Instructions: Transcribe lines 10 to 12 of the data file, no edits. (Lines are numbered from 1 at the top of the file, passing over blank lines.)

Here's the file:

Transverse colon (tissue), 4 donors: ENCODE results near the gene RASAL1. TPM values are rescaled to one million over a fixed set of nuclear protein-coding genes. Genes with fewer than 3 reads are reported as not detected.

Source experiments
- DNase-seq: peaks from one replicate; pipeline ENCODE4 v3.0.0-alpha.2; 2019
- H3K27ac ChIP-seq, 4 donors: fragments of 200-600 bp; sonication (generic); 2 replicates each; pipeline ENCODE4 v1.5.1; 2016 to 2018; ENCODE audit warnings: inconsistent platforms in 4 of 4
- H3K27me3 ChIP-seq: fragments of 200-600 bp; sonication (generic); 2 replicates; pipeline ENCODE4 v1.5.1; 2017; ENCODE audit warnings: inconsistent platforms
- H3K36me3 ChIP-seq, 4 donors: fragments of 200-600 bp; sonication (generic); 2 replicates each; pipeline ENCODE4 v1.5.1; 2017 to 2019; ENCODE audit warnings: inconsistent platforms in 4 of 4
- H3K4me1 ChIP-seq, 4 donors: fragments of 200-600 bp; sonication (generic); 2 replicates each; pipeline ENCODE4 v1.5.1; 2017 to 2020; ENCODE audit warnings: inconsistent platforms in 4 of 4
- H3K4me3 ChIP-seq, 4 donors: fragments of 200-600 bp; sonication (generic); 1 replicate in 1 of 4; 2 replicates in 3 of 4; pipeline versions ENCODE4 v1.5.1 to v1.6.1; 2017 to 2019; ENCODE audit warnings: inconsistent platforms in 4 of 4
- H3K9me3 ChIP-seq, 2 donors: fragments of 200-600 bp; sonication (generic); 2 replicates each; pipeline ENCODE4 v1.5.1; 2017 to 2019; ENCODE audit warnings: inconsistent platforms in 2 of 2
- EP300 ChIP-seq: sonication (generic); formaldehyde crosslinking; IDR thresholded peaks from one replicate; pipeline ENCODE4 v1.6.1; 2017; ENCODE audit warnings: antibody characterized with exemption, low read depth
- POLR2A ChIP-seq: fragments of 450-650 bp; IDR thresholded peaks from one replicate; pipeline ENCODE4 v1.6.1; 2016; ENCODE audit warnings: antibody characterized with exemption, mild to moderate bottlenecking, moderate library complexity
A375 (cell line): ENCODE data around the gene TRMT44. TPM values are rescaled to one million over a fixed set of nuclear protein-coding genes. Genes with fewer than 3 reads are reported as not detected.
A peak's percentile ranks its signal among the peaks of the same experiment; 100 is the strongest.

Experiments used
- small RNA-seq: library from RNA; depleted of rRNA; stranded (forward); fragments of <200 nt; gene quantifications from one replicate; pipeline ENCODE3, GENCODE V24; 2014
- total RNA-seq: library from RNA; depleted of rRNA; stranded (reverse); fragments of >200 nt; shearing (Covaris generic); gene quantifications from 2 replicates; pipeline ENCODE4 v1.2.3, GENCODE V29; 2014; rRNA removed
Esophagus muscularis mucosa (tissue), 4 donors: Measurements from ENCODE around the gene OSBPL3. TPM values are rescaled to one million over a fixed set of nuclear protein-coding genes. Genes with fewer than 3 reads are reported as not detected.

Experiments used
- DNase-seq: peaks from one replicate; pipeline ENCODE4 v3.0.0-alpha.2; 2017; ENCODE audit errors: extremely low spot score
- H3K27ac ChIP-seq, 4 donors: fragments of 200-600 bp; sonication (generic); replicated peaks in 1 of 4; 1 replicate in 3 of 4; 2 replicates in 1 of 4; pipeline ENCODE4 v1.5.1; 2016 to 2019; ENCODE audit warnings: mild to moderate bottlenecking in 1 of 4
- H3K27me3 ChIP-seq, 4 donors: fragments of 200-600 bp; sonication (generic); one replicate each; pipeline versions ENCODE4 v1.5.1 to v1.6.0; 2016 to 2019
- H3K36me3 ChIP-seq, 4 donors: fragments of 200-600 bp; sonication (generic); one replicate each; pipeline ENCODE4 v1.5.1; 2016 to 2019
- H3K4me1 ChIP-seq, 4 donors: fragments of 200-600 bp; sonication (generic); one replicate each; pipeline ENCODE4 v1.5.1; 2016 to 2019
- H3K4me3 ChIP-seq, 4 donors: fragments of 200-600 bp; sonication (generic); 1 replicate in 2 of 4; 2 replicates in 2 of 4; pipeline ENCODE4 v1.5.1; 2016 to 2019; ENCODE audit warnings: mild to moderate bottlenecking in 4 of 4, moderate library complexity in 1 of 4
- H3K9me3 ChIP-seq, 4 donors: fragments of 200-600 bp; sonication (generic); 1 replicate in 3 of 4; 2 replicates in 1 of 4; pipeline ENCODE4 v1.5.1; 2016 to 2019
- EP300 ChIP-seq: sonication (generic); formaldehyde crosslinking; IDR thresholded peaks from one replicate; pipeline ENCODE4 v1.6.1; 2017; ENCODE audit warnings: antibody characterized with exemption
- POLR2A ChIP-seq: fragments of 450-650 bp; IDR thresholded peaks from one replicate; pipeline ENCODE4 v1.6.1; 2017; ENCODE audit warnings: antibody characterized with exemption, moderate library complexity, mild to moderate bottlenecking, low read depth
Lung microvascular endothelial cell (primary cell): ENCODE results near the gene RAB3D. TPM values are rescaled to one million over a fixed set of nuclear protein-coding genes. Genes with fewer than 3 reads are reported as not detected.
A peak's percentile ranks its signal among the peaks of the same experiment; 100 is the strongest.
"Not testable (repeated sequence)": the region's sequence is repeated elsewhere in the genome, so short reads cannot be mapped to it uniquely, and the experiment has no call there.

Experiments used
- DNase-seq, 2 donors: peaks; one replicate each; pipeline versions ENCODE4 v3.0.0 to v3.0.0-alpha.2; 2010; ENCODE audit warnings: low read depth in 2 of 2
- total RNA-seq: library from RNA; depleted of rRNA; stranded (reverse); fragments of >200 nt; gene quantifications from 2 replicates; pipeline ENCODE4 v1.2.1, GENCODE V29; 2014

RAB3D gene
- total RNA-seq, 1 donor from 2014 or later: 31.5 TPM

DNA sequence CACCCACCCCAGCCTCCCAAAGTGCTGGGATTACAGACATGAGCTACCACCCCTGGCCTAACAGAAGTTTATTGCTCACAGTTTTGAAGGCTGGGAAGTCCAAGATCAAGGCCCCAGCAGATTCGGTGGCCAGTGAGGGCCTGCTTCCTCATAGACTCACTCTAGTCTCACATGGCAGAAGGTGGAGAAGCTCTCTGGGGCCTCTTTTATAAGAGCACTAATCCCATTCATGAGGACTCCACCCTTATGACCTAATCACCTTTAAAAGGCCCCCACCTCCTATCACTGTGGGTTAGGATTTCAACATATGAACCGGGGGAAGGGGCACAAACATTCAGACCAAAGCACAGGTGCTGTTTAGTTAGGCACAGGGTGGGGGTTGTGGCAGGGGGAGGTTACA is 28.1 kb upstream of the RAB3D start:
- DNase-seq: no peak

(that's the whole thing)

- EP300 ChIP-seq: sonication (generic); formaldehyde crosslinking; IDR thresholded peaks from one replicate; pipeline ENCODE4 v1.6.1; 2017; ENCODE audit warnings: antibody characterized with exemption, low read depth
- POLR2A ChIP-seq: fragments of 450-650 bp; IDR thresholded peaks from one replicate; pipeline ENCODE4 v1.6.1; 2016; ENCODE audit warnings: antibody characterized with exemption, mild to moderate bottlenecking, moderate library complexity
A375 (cell line): ENCODE data around the gene TRMT44. TPM values are rescaled to one million over a fixed set of nuclear protein-coding genes. Genes with fewer than 3 reads are reported as not detected.